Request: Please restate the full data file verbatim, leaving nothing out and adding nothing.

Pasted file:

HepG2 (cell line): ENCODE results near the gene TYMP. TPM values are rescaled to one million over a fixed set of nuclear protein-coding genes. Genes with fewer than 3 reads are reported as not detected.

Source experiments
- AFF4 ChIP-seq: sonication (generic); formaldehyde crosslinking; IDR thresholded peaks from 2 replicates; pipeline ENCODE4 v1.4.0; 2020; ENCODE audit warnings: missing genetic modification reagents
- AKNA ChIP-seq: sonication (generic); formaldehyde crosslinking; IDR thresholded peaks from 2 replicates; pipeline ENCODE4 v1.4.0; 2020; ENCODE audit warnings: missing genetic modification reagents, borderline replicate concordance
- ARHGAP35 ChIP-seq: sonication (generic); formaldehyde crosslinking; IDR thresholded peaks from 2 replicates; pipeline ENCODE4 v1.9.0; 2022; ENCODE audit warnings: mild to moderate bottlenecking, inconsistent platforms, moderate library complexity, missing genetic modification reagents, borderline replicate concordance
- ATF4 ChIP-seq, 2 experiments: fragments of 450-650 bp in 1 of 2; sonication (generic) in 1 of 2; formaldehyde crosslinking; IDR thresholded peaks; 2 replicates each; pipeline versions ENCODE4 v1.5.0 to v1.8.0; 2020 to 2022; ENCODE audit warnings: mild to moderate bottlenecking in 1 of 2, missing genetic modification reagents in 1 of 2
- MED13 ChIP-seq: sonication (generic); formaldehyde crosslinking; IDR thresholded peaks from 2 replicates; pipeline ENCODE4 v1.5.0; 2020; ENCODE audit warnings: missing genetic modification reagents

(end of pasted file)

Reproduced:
HepG2 (cell line): ENCODE results near the gene TYMP. TPM values are rescaled to one million over a fixed set of nuclear protein-coding genes. Genes with fewer than 3 reads are reported as not detected.

Source experiments
- AFF4 ChIP-seq: sonication (generic); formaldehyde crosslinking; IDR thresholded peaks from 2 replicates; pipeline ENCODE4 v1.4.0; 2020; ENCODE audit warnings: missing genetic modification reagents
- AKNA ChIP-seq: sonication (generic); formaldehyde crosslinking; IDR thresholded peaks from 2 replicates; pipeline ENCODE4 v1.4.0; 2020; ENCODE audit warnings: missing genetic modification reagents, borderline replicate concordance
- ARHGAP35 ChIP-seq: sonication (generic); formaldehyde crosslinking; IDR thresholded peaks from 2 replicates; pipeline ENCODE4 v1.9.0; 2022; ENCODE audit warnings: mild to moderate bottlenecking, inconsistent platforms, moderate library complexity, missing genetic modification reagents, borderline replicate concordance
- ATF4 ChIP-seq, 2 experiments: fragments of 450-650 bp in 1 of 2; sonication (generic) in 1 of 2; formaldehyde crosslinking; IDR thresholded peaks; 2 replicates each; pipeline versions ENCODE4 v1.5.0 to v1.8.0; 2020 to 2022; ENCODE audit warnings: mild to moderate bottlenecking in 1 of 2, missing genetic modification reagents in 1 of 2
- MED13 ChIP-seq: sonication (generic); formaldehyde crosslinking; IDR thresholded peaks from 2 replicates; pipeline ENCODE4 v1.5.0; 2020; ENCODE audit warnings: missing genetic modification reagents